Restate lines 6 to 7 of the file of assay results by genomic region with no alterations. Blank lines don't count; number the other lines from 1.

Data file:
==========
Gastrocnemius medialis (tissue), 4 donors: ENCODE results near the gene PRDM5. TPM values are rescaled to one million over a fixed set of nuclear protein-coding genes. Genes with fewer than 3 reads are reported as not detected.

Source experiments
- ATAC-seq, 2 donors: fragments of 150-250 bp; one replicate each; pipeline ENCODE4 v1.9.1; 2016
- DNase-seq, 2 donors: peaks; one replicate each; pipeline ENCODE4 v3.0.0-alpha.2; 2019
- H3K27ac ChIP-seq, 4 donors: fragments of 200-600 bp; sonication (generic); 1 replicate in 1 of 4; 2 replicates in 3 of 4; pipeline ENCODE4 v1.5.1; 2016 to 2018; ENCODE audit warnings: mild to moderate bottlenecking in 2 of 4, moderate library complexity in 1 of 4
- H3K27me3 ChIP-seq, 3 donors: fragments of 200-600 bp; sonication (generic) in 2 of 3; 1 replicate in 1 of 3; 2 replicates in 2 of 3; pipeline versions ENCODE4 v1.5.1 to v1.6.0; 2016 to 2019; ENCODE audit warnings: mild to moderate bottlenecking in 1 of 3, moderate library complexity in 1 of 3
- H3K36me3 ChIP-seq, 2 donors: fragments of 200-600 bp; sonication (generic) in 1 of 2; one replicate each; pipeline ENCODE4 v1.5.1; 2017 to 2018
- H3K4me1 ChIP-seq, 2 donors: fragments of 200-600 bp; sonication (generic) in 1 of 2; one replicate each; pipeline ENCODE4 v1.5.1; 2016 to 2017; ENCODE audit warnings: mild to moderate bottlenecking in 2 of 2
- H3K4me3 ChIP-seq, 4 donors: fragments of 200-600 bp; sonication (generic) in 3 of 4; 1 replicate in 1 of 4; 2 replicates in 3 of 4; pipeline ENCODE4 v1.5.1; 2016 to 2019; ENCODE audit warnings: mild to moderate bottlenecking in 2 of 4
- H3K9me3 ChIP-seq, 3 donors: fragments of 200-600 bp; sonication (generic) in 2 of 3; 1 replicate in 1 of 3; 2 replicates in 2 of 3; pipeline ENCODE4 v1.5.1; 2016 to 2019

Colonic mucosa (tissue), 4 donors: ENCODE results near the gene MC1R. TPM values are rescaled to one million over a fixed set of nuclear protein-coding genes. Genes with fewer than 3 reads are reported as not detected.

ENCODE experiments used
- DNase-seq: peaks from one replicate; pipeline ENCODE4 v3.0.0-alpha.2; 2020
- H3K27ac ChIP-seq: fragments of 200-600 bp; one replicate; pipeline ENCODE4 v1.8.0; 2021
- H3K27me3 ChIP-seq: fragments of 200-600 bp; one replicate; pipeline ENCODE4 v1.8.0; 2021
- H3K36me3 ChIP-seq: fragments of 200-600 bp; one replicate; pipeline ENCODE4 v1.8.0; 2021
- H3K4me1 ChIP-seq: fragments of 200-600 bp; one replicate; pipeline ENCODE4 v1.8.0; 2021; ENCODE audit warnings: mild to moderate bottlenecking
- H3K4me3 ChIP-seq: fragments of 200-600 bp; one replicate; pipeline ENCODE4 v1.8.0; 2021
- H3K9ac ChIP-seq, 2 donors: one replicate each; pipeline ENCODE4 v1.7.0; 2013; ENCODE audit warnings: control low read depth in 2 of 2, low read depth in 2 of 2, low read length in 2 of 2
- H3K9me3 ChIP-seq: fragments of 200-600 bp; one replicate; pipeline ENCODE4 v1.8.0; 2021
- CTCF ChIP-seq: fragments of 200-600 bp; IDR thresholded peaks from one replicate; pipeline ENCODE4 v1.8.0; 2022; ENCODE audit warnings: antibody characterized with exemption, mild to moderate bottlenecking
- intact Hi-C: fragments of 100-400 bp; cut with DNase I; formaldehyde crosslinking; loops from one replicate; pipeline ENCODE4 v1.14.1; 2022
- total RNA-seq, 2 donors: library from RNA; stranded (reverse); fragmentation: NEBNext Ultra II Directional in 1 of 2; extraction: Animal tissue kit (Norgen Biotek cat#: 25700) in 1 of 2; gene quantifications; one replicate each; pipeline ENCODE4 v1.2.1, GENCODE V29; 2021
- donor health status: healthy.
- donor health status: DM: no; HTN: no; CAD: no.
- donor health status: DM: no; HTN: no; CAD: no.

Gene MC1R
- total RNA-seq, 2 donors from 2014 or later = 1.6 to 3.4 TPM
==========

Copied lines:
- H3K27me3 ChIP-seq, 3 donors: fragments of 200-600 bp; sonication (generic) in 2 of 3; 1 replicate in 1 of 3; 2 replicates in 2 of 3; pipeline versions ENCODE4 v1.5.1 to v1.6.0; 2016 to 2019; ENCODE audit warnings: mild to moderate bottlenecking in 1 of 3, moderate library complexity in 1 of 3
- H3K36me3 ChIP-seq, 2 donors: fragments of 200-600 bp; sonication (generic) in 1 of 2; one replicate each; pipeline ENCODE4 v1.5.1; 2017 to 2018